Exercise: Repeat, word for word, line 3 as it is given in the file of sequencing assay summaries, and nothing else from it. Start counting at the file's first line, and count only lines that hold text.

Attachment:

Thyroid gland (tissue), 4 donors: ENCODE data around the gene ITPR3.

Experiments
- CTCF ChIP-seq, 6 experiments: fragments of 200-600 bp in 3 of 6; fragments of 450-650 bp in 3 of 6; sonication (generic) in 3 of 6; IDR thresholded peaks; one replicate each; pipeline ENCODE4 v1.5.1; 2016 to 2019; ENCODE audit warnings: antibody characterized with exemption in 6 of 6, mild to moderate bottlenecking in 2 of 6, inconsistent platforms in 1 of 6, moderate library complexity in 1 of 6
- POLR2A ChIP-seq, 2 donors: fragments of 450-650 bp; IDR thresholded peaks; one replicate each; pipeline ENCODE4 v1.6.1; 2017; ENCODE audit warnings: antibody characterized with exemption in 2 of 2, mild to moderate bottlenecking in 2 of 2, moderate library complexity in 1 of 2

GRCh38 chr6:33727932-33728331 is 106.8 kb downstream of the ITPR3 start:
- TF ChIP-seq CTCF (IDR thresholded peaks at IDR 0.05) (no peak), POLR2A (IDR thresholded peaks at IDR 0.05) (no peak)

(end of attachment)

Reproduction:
- CTCF ChIP-seq, 6 experiments: fragments of 200-600 bp in 3 of 6; fragments of 450-650 bp in 3 of 6; sonication (generic) in 3 of 6; IDR thresholded peaks; one replicate each; pipeline ENCODE4 v1.5.1; 2016 to 2019; ENCODE audit warnings: antibody characterized with exemption in 6 of 6, mild to moderate bottlenecking in 2 of 6, inconsistent platforms in 1 of 6, moderate library complexity in 1 of 6